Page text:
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Hello all.

My wife and I are in the process of planning some renovations for our home. One of the projects I will be attempting, is to replace our slab cabinet doors with flat panel doors that we will then paint. I have the Ridgid portable table saw. I do not have a dado blade for that saw as of yet. I don't have an appropriate router as of yet, although I have my eye on the Ridgid 2 1/4 HP set that comes with two bases.

I plan to use a less expensive hardwood such as poplar for the rail and stiles and appropriate grade of plywood for the panels.

My question is: Is it better to use a dado blade to cut the grooves and stub tenons in the rail and stiles, or is it better to use a router in a router table?
 

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Reg, when making dado cuts I invariably use my stacked dado set. For me it is so much easier and safer to run them on the table saw rather than doing them on my router table.
 

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One nice thing about a table saw is that you can adjust the width in very small increments. I guess you could do two passes with an undersized router bit too. I had the same saw and the 6" Freud set worked great ($80).
 

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I bought a router table before I bought a table saw so I went with adjustable router bits. doing rail and stile by hand with a router would be real hard. I used 1/4'' red oak ply for my panels and it's not really a 1/4'' thats why I got the adjustable set for different material. TS and a dado blade would be cheaper, jsut take your time setting the thickness for your ply. My 3 sheets were all different. router table+bits+coping sled or TS+dado set+homemadejig .

http://www.toolstoday.com/p-5060-instile-router-bit-set-adjustable-width-panel-groove-system.aspx
 

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Both will work fine, but I tend to prefer the TS dado set. Usually it's cheaper to buy a router bit, but since you don't have a router yet, it's not necessarily true in this case. I would normally suggest a moderate dado set like the Oshlun, however, a router is a very handy tool to have, so if it helps justify the expenditure, get a router.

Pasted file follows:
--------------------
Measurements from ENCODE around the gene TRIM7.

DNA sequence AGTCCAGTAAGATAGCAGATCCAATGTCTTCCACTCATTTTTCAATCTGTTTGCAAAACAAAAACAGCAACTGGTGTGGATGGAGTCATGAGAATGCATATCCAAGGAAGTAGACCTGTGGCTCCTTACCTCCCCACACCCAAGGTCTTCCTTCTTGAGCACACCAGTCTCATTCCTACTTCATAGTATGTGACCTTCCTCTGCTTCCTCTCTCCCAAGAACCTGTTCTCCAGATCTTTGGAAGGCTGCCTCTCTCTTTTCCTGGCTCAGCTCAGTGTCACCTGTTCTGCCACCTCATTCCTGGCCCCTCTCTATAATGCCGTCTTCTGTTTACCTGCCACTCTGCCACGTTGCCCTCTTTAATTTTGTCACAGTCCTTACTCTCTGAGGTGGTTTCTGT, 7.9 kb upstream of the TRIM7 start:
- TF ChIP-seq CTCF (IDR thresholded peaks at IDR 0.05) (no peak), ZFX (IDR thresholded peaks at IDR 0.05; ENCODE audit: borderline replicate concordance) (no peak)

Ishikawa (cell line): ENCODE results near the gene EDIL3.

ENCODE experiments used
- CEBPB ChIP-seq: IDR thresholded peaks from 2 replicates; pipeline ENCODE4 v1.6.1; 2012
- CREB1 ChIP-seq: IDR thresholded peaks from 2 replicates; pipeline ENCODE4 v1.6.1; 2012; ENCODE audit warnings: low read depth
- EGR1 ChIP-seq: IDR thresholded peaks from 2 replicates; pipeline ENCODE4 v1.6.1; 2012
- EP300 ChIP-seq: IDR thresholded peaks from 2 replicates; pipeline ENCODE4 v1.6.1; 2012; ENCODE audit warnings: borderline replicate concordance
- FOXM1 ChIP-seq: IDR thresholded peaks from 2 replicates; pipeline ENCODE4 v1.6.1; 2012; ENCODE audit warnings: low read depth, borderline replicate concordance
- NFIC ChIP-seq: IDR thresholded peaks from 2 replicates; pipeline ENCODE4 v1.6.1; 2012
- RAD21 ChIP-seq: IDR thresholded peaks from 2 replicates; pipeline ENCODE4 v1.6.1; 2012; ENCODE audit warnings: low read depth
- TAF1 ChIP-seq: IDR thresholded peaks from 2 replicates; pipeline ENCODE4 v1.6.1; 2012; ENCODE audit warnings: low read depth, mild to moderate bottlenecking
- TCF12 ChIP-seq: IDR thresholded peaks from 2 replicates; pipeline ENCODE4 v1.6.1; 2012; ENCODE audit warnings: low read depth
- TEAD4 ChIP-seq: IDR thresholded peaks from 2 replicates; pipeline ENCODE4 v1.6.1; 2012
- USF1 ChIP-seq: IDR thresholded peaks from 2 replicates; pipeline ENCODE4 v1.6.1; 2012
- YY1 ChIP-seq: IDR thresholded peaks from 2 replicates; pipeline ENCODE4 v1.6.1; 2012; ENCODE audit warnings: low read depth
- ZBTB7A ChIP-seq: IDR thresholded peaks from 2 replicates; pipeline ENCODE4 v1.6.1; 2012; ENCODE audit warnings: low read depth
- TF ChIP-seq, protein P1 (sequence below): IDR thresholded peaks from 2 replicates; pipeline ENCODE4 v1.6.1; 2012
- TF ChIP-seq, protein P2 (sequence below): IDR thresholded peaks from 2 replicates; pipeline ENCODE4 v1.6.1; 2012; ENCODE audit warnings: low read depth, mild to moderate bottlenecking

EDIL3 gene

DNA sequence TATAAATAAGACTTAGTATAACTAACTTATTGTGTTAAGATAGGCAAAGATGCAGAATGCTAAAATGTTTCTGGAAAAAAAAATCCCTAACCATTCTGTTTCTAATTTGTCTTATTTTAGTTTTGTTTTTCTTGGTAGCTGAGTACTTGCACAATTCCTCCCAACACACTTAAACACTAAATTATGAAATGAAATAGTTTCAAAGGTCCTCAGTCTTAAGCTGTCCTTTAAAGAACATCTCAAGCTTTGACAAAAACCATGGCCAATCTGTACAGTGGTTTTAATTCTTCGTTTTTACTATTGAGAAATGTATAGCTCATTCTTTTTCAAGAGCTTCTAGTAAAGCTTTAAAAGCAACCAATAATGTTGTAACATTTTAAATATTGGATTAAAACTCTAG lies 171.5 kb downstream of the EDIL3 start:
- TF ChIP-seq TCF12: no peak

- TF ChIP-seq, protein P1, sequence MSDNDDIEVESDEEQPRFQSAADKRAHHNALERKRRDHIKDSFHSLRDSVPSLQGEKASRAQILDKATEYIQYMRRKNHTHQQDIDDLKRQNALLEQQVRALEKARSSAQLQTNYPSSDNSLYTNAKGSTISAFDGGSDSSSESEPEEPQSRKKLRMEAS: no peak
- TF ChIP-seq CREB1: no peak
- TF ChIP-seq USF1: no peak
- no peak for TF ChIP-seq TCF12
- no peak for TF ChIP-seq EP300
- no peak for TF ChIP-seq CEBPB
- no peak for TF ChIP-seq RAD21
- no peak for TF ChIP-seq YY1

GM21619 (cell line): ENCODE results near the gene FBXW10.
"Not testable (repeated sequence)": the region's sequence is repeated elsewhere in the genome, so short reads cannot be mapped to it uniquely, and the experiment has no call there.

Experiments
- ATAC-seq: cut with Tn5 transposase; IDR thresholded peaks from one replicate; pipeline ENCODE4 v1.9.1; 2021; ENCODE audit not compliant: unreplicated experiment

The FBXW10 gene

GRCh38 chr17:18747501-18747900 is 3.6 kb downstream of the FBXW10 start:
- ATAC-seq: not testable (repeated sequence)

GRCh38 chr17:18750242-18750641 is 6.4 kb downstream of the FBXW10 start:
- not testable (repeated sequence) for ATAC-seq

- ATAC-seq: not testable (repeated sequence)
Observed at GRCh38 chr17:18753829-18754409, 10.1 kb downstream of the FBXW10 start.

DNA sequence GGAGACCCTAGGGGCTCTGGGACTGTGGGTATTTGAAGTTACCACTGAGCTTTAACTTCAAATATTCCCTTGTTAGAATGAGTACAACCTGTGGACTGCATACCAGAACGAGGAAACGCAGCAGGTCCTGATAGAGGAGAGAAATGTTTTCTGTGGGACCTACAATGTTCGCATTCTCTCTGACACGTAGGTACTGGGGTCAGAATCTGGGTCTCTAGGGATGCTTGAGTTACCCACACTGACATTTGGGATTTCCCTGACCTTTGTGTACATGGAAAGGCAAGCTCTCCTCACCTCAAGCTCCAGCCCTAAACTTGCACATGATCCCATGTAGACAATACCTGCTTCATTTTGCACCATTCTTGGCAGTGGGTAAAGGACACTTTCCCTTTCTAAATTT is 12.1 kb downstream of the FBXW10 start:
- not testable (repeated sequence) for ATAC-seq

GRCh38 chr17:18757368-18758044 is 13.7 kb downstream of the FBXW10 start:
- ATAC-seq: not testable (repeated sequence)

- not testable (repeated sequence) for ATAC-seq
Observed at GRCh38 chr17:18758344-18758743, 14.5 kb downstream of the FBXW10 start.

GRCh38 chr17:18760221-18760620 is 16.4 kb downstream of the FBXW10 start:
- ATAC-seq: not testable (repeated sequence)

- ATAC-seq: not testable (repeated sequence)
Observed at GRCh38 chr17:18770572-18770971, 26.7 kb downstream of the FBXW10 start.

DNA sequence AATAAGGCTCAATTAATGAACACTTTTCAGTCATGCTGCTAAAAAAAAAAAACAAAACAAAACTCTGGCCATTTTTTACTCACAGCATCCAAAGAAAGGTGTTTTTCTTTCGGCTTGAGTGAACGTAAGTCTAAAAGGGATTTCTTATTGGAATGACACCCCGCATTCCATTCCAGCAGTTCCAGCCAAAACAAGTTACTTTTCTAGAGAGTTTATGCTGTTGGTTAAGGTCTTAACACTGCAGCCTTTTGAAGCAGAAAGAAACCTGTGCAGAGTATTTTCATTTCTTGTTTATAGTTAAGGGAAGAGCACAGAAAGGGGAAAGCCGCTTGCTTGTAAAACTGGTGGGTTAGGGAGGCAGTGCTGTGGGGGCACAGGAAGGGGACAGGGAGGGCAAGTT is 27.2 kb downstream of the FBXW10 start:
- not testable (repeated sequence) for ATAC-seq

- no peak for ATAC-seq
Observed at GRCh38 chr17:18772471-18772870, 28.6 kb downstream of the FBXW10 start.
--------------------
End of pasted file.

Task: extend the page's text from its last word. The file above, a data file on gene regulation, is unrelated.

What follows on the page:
I'm sure the Ridgid is a fine router, but at similar prices, there are a few plunge/fixed combo kits that are more proven that I'd go with first…Milwaukee 5616-24 for $210 shipped, Bosch 1617EVSPK for $215 shipped, DeWalt 618PK for $215 shipped, or the Hitachi M12VC for $162 shipped. Milwaukee is actually the upper end of the Ridgid parent company, TTI.
 

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Using a dado set on the TS is much easier to control. In this application, a top-of-the-line dado is not necessary and a 6" dado will suffice, so you don't have to spend a lot of money on the dado set unless you want great tools for the long term.
 

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It looks like pretty much everyone agrees and has tried both. A TS/dado is the easiest to control. I still sometimes use my router table though to avoid set-up on the dado stack which allows me to keep working with the TS without a blade and insert change.
 

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If you are thinking about a dado stack, try your normal blade first. It's fundamentally the same thing, just not as wide a kerf so it takes more cuts.

I cut some rails and stiles this weekend for 1/4" plywood panels using my table saw with the standard blade. I didn't need anything more than the stock fence, and my crosscut sled.

I cut the dados in 2 passes per board by setting the fence so that the board would hit the blade just off of center, flipped the board end over end and then sent it through again with the other face against the fence. it only took a few minutes of test cutting to get the fence set so that my dado would fit the 1/4" ply just right.

I just cut the tenons on my crosscut sled by setting a stop at the depth I wanted for the shoulder and making a few passes until I got there.

My bet is I couldn't have done it faster with a dado stack.